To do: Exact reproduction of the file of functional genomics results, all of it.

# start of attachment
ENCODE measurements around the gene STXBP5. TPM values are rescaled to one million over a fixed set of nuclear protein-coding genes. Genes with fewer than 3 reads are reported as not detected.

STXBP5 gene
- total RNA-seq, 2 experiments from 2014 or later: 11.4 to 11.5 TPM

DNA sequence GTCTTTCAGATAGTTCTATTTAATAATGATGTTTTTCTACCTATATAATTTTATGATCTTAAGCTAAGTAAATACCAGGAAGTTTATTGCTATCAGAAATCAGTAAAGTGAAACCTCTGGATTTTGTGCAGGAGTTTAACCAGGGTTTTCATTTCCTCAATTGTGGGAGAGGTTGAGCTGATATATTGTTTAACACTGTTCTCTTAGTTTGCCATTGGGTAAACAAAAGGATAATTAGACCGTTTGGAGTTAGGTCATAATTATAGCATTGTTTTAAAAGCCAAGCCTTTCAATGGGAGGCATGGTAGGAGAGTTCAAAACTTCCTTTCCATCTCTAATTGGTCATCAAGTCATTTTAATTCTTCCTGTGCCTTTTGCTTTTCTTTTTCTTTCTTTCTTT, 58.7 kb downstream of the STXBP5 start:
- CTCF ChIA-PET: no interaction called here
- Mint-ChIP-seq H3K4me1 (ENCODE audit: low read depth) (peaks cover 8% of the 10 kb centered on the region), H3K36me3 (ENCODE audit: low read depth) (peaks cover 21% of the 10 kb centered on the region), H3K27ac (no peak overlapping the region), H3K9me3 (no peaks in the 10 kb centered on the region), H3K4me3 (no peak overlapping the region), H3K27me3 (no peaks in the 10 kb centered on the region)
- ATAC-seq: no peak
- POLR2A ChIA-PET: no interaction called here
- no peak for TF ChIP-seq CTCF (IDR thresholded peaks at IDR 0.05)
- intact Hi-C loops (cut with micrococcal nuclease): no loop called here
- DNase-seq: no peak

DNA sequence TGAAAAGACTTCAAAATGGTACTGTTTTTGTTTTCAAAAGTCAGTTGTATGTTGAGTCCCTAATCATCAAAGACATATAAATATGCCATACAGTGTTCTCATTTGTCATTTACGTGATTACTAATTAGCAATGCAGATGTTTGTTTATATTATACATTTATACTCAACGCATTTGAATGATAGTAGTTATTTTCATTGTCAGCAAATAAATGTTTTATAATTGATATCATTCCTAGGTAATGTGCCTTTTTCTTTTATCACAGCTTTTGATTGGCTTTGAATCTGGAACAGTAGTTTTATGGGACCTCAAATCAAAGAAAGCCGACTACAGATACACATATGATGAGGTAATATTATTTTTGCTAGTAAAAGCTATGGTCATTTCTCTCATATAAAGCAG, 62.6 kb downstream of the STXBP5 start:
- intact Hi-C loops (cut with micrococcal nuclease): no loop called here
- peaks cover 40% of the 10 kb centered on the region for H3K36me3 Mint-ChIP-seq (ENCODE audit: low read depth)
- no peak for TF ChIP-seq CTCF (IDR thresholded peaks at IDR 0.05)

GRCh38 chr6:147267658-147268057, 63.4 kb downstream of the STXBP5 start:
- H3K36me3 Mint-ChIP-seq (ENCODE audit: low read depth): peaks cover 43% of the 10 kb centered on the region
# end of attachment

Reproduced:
ENCODE measurements around the gene STXBP5. TPM values are rescaled to one million over a fixed set of nuclear protein-coding genes. Genes with fewer than 3 reads are reported as not detected.

STXBP5 gene
- total RNA-seq, 2 experiments from 2014 or later: 11.4 to 11.5 TPM

DNA sequence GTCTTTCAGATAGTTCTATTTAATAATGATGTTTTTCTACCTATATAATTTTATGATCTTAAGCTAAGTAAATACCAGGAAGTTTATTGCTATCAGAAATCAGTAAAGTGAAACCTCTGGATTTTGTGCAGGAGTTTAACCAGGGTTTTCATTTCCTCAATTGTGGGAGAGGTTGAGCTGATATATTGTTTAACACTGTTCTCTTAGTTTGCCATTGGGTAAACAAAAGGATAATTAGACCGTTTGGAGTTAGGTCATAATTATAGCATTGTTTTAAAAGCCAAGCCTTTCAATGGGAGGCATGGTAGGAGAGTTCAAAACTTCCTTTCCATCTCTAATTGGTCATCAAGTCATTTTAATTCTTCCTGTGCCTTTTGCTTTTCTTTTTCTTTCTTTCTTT, 58.7 kb downstream of the STXBP5 start:
- CTCF ChIA-PET: no interaction called here
- Mint-ChIP-seq H3K4me1 (ENCODE audit: low read depth) (peaks cover 8% of the 10 kb centered on the region), H3K36me3 (ENCODE audit: low read depth) (peaks cover 21% of the 10 kb centered on the region), H3K27ac (no peak overlapping the region), H3K9me3 (no peaks in the 10 kb centered on the region), H3K4me3 (no peak overlapping the region), H3K27me3 (no peaks in the 10 kb centered on the region)
- ATAC-seq: no peak
- POLR2A ChIA-PET: no interaction called here
- no peak for TF ChIP-seq CTCF (IDR thresholded peaks at IDR 0.05)
- intact Hi-C loops (cut with micrococcal nuclease): no loop called here
- DNase-seq: no peak

DNA sequence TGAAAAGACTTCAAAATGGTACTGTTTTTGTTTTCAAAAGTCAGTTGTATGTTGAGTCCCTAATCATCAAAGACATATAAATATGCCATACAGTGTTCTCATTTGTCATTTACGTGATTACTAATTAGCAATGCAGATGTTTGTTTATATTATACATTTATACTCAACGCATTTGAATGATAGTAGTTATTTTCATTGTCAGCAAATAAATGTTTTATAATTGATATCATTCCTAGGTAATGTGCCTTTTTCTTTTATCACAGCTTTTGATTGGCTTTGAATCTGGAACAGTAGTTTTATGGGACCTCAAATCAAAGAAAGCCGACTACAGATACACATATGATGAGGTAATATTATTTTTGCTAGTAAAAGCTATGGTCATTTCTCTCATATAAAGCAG, 62.6 kb downstream of the STXBP5 start:
- intact Hi-C loops (cut with micrococcal nuclease): no loop called here
- peaks cover 40% of the 10 kb centered on the region for H3K36me3 Mint-ChIP-seq (ENCODE audit: low read depth)
- no peak for TF ChIP-seq CTCF (IDR thresholded peaks at IDR 0.05)

GRCh38 chr6:147267658-147268057, 63.4 kb downstream of the STXBP5 start:
- H3K36me3 Mint-ChIP-seq (ENCODE audit: low read depth): peaks cover 43% of the 10 kb centered on the region